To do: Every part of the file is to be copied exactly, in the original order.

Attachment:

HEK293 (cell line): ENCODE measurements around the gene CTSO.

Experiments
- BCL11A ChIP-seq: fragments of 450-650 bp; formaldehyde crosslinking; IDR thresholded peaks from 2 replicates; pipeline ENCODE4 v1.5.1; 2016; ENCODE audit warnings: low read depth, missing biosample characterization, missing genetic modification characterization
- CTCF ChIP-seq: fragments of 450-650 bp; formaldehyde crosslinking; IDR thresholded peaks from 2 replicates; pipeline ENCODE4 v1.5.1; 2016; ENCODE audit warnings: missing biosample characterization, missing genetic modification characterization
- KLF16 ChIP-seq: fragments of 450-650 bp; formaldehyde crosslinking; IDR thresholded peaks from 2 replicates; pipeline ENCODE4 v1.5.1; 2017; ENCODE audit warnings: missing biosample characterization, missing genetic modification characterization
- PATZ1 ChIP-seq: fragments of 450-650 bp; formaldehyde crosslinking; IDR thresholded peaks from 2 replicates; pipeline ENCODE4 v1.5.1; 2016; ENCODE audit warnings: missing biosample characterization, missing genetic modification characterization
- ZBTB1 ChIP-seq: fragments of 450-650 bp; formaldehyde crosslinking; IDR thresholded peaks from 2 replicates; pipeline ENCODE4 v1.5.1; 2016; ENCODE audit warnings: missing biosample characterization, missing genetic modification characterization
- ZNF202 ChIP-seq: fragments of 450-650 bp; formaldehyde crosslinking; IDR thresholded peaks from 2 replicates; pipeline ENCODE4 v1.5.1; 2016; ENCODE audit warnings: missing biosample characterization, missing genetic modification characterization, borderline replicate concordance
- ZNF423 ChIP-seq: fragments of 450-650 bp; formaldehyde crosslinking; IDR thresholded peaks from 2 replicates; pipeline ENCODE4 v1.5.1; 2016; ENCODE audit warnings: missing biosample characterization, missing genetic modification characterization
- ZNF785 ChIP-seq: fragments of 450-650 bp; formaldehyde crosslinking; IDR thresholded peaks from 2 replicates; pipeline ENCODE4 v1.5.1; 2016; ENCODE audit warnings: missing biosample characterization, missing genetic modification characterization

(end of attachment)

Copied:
HEK293 (cell line): ENCODE measurements around the gene CTSO.

Experiments
- BCL11A ChIP-seq: fragments of 450-650 bp; formaldehyde crosslinking; IDR thresholded peaks from 2 replicates; pipeline ENCODE4 v1.5.1; 2016; ENCODE audit warnings: low read depth, missing biosample characterization, missing genetic modification characterization
- CTCF ChIP-seq: fragments of 450-650 bp; formaldehyde crosslinking; IDR thresholded peaks from 2 replicates; pipeline ENCODE4 v1.5.1; 2016; ENCODE audit warnings: missing biosample characterization, missing genetic modification characterization
- KLF16 ChIP-seq: fragments of 450-650 bp; formaldehyde crosslinking; IDR thresholded peaks from 2 replicates; pipeline ENCODE4 v1.5.1; 2017; ENCODE audit warnings: missing biosample characterization, missing genetic modification characterization
- PATZ1 ChIP-seq: fragments of 450-650 bp; formaldehyde crosslinking; IDR thresholded peaks from 2 replicates; pipeline ENCODE4 v1.5.1; 2016; ENCODE audit warnings: missing biosample characterization, missing genetic modification characterization
- ZBTB1 ChIP-seq: fragments of 450-650 bp; formaldehyde crosslinking; IDR thresholded peaks from 2 replicates; pipeline ENCODE4 v1.5.1; 2016; ENCODE audit warnings: missing biosample characterization, missing genetic modification characterization
- ZNF202 ChIP-seq: fragments of 450-650 bp; formaldehyde crosslinking; IDR thresholded peaks from 2 replicates; pipeline ENCODE4 v1.5.1; 2016; ENCODE audit warnings: missing biosample characterization, missing genetic modification characterization, borderline replicate concordance
- ZNF423 ChIP-seq: fragments of 450-650 bp; formaldehyde crosslinking; IDR thresholded peaks from 2 replicates; pipeline ENCODE4 v1.5.1; 2016; ENCODE audit warnings: missing biosample characterization, missing genetic modification characterization
- ZNF785 ChIP-seq: fragments of 450-650 bp; formaldehyde crosslinking; IDR thresholded peaks from 2 replicates; pipeline ENCODE4 v1.5.1; 2016; ENCODE audit warnings: missing biosample characterization, missing genetic modification characterization